Definitions

from The Century Dictionary.

  • Same as red-nosed.

Etymologies

Sorry, no etymologies found.

Examples

  • Reviewing her line this week in an artist's loft on New York's Lower East Side with her inspiration, her American red-nose pit bull named Cream nipping at her feet, Ms. Wasson said, "See, this shirt's the same color as his nose."

    Fashion's Secret Helpers

  • Before that I looked like Rudolph the red-nose reindeer because I rubbed my nose raw with the tissues.

    amjl81 Diary Entry

  • If the golden moment passes, nothing suffices to stop the weary sneezing, handkerchief-using, red-nose and woe begone looking periods that certainly follow.

    The Handy Cyclopedia of Things Worth Knowing A Manual of Ready Reference

  • There’s but a shirt and a half in all my company; and the half shirt is two napkins tacked together and thrown over the shoulders like a herald’s coat without sleeves; and the shirt, to say the truth, stolen from my host at Saint Alban’s, or the red-nose inn-keeper of Daventry.

    Act IV. Scene II. The First Part of King Henry the Fourth

  • "Ah! what a relief, after five long days of that red-nose!"

    A Cardinal Sin

  • There's but a shirt and a half in all my company; and the half shirt is two napkins tacked together and thrown over the shoulders like an herald's coat without sleeves; and the shirt, to say the truth, stolen from my host at Saint Alban's, or the red-nose innkeeper of Daventry.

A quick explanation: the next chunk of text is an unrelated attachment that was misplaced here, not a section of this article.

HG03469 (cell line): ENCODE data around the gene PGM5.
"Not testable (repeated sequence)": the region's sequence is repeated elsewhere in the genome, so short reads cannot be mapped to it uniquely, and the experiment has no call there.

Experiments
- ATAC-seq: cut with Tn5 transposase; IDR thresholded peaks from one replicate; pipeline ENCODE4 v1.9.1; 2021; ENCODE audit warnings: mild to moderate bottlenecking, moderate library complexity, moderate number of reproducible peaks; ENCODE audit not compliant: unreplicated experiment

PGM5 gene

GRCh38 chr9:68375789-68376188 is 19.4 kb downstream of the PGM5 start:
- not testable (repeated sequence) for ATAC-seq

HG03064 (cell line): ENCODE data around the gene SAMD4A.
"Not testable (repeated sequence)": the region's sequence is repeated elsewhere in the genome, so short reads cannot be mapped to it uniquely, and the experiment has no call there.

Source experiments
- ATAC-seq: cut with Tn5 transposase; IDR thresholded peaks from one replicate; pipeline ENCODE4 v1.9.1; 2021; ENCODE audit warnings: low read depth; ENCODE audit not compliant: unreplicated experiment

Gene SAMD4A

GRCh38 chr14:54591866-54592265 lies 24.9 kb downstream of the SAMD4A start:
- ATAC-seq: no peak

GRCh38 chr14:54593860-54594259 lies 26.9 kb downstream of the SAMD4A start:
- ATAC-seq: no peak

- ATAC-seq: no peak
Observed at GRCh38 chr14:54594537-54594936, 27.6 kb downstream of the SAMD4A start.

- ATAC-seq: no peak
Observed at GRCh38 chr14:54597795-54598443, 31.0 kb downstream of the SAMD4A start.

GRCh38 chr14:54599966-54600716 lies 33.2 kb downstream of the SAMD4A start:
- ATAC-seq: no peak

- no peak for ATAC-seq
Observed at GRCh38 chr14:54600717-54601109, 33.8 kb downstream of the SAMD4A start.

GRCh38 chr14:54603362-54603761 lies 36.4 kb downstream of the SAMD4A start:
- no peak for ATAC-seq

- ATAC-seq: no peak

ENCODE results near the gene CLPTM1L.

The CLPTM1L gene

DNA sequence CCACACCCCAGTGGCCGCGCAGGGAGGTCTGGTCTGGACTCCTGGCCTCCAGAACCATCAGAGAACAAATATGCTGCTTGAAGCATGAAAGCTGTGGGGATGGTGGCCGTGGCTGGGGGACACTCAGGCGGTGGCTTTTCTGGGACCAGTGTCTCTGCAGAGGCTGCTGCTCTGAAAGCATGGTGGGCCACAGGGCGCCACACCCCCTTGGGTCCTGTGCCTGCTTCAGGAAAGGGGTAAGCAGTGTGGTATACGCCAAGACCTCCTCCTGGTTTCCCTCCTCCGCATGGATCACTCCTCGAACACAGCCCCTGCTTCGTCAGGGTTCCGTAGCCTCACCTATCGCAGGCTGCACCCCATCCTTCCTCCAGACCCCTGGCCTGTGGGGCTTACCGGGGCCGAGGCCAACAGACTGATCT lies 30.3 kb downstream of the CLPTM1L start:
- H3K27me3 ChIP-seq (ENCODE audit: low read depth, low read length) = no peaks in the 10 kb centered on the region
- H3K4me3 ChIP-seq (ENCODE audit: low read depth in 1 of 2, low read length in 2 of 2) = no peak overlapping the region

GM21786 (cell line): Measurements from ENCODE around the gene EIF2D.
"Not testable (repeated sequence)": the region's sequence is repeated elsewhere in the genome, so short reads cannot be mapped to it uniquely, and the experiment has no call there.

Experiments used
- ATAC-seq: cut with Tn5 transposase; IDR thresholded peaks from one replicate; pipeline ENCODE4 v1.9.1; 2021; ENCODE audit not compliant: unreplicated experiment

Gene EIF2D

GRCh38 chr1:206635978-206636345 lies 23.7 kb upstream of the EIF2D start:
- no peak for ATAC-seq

The First Part of King Henry IV

  • Everyone knows the story of the reindeer outcast with the bright red-nose who was picked on by all of the others in Santa's employ until he was called upon to virtually save Christmas one year.

    Starpulse Entertainment News

  • By the next day we all had the red-nose syndrome, my daughter was even resorting to rubbing petroleum jelly on hers to make it feel better.

    Epinions Recent Content for Home

  • There’s but a shirt and a half in all my company; and the half shirt is two napkins tacked together and thrown over the shoulders like an herald’s coat without sleeves; and the shirt, to say the truth, stolen from my host at Saint Alban’s, or the red-nose innkeeper of Daventry.

    The first part of King Henry the Fourth

  • "I will say that I was much inclined to pity her when I saw her disagreeable face at first, especially as she was condemned to live with a man as greedy as her father; but when I saw that red-nosed creature eternally nagging and growling at those two unhappy servants, measure their food, and rival with her father in avarice, my first impulse of compassion was immediately turned to aversion for that wicked red-nose.

    A Cardinal Sin

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